Can Lafayette schools’ pledge policy be enforced?

An American flag in a classroom at Bossier High School.
(Photo: Henrietta Wildsmith/The Times)
An American flag in a classroom at Bossier High School. (Photo: Henrietta Wildsmith/The Times)

(The Daily Advertiser) – Two months after maintaining a district policy requiring students to stand for the Pledge of Allegiance, many Lafayette Parish School Board members say they don’t regret their decision.

However, they acknowledged the policy may hold little weight in light of federal law.

Last spring and summer, Lafayette Parish was at the forefront of the debate when a student, then at Acadiana High, alleged he was threatened with punishment when he sat during the daily pledge.

District officials recommended changing the local policy, but the board opted to keep it in place.

Now, the subject has arisen again, although not necessarily in Lafayette.

Marjorie Esman, executive director of the American Civil Liberties Union of Louisiana, sent an open letter to the state’s superintendents last week about the matter.

According to the letter, some Louisiana students have opted not to stand for the pledge at their schools. The letter does not say how many students, or in which parts of the state, have sat during the pledge.

“This letter is to advise you that schools may not punish students for refusing to stand for the Pledge or to salute the flag,” Esman wrote. “Any such punishments violate the clear rulings of the U.S. Supreme Court and the fundamental rights of your students.”

Lafayette Parish School Board member Britt Latiolais said the issue is “a double-edged sword.”

“I would like to see the school board adopt a policy that we defer to the federal law. My personal belief will always be that you should stand because it’s a sign of respect, but there’s no need for us as a board to have a policy if federal law trumps it,” Latiolais said.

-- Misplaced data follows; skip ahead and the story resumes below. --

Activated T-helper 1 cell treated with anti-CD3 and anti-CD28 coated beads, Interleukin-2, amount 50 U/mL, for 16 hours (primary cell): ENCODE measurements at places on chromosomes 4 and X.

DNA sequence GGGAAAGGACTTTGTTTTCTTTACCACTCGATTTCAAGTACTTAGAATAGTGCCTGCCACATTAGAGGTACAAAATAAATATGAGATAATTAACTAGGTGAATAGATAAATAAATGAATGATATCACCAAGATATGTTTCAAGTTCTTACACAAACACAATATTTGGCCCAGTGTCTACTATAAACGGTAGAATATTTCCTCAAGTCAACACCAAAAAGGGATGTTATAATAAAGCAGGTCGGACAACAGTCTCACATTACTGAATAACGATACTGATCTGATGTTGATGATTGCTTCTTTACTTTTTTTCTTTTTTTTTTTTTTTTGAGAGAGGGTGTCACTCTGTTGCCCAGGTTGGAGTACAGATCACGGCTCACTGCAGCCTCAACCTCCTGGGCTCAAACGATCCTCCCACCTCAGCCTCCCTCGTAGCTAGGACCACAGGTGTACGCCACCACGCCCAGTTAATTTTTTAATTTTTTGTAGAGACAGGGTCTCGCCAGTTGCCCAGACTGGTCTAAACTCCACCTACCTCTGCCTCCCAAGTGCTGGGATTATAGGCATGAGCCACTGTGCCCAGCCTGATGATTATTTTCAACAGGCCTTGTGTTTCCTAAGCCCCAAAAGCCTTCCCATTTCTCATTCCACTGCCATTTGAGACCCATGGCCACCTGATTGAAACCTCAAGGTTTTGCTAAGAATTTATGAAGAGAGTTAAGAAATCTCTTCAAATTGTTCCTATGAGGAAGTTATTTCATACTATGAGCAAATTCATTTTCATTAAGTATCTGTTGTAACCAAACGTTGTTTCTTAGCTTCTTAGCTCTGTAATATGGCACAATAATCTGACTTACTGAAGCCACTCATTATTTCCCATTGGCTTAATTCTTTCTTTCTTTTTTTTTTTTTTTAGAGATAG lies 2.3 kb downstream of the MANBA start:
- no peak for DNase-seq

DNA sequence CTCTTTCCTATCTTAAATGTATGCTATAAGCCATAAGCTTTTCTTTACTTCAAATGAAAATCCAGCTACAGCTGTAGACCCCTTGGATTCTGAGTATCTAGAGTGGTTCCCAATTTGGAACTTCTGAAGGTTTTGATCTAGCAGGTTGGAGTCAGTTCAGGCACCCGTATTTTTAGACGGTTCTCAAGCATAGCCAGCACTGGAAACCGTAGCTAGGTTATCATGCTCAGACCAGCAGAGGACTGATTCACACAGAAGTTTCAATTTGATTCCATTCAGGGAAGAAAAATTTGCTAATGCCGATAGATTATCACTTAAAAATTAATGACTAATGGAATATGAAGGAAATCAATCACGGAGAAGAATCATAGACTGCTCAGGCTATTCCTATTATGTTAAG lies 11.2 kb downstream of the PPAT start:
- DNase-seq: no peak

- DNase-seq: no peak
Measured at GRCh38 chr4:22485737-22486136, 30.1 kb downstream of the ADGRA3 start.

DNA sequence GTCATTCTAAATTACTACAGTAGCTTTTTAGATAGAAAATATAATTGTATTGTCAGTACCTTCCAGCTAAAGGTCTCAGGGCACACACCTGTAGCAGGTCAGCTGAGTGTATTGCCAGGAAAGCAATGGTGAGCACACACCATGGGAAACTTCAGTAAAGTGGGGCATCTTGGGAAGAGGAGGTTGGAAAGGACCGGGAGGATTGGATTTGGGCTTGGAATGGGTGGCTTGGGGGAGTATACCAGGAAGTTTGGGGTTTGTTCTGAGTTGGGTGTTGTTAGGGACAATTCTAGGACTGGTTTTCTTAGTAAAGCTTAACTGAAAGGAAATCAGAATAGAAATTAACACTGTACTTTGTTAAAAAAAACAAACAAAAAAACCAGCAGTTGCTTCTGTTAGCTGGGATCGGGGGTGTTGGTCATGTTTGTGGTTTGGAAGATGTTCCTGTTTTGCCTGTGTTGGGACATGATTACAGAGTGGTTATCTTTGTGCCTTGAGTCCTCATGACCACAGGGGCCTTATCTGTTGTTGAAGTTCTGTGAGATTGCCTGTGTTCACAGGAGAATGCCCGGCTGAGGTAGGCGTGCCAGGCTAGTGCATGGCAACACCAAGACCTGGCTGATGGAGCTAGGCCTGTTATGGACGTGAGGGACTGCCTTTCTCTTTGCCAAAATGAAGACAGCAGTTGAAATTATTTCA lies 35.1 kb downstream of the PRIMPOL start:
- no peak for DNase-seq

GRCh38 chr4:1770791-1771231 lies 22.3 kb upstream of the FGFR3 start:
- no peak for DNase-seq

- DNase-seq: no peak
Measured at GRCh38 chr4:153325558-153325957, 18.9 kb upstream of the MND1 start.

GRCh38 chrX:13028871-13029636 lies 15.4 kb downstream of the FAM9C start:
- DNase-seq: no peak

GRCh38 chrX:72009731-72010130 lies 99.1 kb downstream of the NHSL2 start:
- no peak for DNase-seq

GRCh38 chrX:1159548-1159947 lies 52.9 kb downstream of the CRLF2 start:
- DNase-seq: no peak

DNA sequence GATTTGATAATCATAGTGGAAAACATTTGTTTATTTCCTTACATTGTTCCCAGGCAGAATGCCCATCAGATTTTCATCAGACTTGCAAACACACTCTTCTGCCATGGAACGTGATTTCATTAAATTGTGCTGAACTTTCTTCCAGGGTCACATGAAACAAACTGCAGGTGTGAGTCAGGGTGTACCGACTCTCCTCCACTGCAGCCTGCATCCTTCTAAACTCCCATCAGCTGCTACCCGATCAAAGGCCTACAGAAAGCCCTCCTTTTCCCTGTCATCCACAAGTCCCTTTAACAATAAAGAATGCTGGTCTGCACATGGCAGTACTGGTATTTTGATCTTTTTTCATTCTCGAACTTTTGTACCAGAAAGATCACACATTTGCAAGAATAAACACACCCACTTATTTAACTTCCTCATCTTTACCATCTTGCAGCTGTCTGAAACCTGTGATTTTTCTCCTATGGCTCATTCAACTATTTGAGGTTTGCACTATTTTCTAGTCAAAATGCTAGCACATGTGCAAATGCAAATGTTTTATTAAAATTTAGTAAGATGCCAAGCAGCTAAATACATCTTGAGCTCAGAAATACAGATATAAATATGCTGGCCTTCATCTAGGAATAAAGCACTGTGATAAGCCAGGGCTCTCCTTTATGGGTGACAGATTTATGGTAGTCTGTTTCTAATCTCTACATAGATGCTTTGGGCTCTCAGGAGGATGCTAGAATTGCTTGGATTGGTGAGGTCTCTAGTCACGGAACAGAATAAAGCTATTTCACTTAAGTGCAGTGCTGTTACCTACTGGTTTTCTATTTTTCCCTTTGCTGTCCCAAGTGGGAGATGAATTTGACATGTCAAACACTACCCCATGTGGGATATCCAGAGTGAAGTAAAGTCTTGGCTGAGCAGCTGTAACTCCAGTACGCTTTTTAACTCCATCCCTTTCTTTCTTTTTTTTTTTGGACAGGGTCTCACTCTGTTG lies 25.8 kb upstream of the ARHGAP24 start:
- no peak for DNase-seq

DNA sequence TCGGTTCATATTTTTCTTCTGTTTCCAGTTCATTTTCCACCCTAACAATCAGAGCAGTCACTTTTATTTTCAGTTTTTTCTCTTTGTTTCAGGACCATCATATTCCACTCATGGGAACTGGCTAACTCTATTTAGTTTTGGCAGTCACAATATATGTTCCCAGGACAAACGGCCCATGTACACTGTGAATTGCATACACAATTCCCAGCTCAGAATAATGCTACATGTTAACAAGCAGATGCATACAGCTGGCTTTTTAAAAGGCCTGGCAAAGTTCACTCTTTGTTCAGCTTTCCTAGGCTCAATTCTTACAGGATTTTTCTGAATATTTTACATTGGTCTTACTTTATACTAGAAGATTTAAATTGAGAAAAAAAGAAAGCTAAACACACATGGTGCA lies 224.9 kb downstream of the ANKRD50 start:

Board member Elroy Broussard said he did not anticipate the board revisiting its policy in the near future.

“The Constitution states that we cannot make it mandatory for anyone to stand,” Broussard said. “I guess we’ll have to obey everybody’s right. We’ve got to obey what is written … It doesn’t solve anything to change it because some will follow the policy and some won’t, and they have a Constitutional right.”

Board member Jeremy Hidalgo, who voted to maintain the Lafayette policy, said his stance remains the same.

Hidalgo said he has not heard any complaints about the policy requiring students to stand.

“I haven’t changed. I don’t intend to change,” Hidalgo said. “My position is not any different than it was before. Everyone seems to be complying with it to the best of my knowledge.”

Board member Erick Knezek noted that board policies “are always in a state of review” to ensure districts are in compliance with education laws.

“My personal belief is that as a public body and educational institution, our policy must be to recite the pledge daily,” Knezek said via email. “I don’t believe having a policy to require the Pledge of Allegiance daily and a person’s right to refuse are mutually exclusive. You can have both. We must find a way to respect our nation and the people honoring our nation by reciting the pledge, and those that choose to refuse that honor and respect by sitting during the recitation.”

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